I don’t meet many startups that aren’t looking for money and all of them could do with introductions to people that can help them. Academics are an overlooked source for both.
Tired of giving away equity for cash?
Try grants instead. Lots of us don’t bother to apply for grants because of the administrative burden. Academics are often expert at exactly this discipline. They also often need partners to apply for the amazing variety projects and programs offering funding.
Labster.com is one of my favorite examples of startups that substituted grants for equity funding early on. I’ve worked on projects with several universities who handled the admin for the project partners. You want people with these skills to advise your startups.
Access to talent
Hiring is a bear. Qualified staff are hard to find and hard to sign. Networking is one of the best tools for solving both the problem of finding talent and convincing them to join your company. Academics can help with both tasks, especially if you’re looking for specialists or fresh graduates. Cultivate them.
Access to visiting VIPs
All sorts of interesting people stop by universities. Some come to see other VIPs. Some come looking for the next big thing. This goes for individuals, be they experts in specific niches or big name gurus, all the way across the spectrum to delegations from other universities and innovation-seeking corporates. The academics are often good at the matching game.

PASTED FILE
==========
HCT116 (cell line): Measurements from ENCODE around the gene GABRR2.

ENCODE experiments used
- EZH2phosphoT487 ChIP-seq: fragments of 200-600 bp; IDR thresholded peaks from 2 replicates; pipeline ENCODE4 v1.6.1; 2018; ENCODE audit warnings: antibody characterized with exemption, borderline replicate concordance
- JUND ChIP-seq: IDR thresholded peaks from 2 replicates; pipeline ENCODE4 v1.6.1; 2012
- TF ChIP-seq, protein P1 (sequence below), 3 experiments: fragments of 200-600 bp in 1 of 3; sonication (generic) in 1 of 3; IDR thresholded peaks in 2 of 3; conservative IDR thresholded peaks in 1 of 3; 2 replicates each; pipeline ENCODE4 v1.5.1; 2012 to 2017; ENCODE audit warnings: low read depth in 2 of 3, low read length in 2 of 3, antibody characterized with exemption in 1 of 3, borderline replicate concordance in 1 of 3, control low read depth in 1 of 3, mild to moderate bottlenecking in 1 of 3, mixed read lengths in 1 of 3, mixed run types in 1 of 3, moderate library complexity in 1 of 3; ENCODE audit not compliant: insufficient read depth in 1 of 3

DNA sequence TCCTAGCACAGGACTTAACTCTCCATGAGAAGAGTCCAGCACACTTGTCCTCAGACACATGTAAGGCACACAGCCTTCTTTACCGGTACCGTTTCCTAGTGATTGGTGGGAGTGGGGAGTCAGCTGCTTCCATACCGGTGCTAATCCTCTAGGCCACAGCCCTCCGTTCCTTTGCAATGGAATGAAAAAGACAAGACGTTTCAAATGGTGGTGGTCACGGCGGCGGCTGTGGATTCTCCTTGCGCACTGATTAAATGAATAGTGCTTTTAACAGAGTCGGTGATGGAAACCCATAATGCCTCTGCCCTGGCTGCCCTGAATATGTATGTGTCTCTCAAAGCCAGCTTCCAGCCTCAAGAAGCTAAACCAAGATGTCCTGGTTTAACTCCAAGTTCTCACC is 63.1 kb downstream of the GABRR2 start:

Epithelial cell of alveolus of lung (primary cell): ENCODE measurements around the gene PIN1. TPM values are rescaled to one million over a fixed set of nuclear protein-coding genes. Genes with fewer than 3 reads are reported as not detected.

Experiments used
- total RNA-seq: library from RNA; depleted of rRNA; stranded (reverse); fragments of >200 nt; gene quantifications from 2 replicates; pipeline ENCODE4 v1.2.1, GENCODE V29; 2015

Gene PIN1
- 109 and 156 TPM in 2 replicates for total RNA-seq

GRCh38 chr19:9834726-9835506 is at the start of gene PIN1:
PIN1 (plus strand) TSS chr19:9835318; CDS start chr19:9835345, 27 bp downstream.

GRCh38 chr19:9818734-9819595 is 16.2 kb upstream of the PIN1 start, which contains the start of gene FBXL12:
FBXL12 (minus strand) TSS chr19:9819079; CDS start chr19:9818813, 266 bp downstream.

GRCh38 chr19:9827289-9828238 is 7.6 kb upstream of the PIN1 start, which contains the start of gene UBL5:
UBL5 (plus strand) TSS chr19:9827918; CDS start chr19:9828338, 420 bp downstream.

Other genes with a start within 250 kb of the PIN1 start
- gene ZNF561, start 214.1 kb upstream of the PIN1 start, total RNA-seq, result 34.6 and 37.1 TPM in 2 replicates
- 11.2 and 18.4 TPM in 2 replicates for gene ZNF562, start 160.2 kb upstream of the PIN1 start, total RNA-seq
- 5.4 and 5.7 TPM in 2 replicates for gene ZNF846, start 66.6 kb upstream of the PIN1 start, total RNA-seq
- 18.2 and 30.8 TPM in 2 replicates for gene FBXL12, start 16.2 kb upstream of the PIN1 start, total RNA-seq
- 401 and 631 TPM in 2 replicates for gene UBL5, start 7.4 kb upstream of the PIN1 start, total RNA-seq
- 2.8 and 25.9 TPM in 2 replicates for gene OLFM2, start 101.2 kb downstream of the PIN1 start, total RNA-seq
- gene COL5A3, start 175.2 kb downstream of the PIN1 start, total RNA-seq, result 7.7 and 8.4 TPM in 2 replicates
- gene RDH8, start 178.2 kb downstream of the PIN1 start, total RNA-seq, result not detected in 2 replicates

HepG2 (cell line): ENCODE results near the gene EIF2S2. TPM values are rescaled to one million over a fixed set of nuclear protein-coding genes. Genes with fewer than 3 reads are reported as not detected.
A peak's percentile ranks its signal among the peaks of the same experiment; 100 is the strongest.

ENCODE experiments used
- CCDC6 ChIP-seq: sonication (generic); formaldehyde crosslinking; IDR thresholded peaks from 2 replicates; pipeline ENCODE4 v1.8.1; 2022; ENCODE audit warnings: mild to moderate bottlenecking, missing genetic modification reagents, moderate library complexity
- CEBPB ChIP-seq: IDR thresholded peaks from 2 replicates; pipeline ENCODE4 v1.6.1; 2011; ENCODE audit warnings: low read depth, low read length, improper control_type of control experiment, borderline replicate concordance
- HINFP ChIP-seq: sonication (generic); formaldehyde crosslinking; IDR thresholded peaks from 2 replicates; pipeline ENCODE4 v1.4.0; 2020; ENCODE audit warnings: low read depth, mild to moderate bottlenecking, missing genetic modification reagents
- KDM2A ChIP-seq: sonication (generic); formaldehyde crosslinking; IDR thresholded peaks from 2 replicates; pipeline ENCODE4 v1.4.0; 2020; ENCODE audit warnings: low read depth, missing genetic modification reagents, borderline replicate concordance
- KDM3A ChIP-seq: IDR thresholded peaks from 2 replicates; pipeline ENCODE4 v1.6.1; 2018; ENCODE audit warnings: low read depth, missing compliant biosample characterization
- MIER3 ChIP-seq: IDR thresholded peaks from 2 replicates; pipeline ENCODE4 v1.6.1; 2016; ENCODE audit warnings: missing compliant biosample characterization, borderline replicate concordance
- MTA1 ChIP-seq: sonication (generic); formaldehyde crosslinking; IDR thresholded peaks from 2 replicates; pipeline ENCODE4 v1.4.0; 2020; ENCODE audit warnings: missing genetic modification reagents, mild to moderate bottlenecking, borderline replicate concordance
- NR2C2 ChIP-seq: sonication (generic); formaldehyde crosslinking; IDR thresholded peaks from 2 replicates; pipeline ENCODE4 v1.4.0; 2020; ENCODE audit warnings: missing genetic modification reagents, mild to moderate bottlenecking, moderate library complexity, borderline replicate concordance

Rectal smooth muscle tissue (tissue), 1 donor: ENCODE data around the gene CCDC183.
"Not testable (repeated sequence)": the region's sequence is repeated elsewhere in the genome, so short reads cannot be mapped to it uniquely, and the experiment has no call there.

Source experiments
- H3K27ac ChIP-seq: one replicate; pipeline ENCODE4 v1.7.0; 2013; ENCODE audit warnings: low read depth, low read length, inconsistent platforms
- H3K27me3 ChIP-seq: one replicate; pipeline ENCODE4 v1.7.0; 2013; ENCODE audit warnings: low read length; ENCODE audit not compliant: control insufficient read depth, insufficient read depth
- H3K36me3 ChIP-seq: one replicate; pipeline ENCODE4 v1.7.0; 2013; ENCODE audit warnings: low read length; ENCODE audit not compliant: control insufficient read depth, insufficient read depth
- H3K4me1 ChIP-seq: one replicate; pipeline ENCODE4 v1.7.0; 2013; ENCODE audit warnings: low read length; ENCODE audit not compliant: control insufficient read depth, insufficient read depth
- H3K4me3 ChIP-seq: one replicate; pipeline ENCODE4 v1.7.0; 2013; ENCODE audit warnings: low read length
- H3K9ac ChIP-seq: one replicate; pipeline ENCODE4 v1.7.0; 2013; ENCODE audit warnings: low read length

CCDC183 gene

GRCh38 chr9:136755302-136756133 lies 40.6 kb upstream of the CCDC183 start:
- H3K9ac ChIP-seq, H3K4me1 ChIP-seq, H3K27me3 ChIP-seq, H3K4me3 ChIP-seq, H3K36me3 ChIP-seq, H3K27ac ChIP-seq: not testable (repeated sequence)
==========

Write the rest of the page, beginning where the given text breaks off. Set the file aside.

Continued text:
Access to test subjects and partners
Need data? Ask someone with access to a large, interesting population of potential test subjects for help. Need test partners? Academics are all about tests and testing. I think academia seems like an obvious place to look for help finding both of these, but I’m always surprised by the trouble academics have finding someone with whom to dance. Go ask them.
Ignoring academics is a mistake
Academics have access to a lot of what startups need – and what other mentors need as well. They can give you access to resources, talent, and network. They need partners, data, and network from outside academia. They may not look like the startup people you’re used to dealing with, but don’t discount them.
You may think you know what’s happening on campus, but remember, so did Myspace.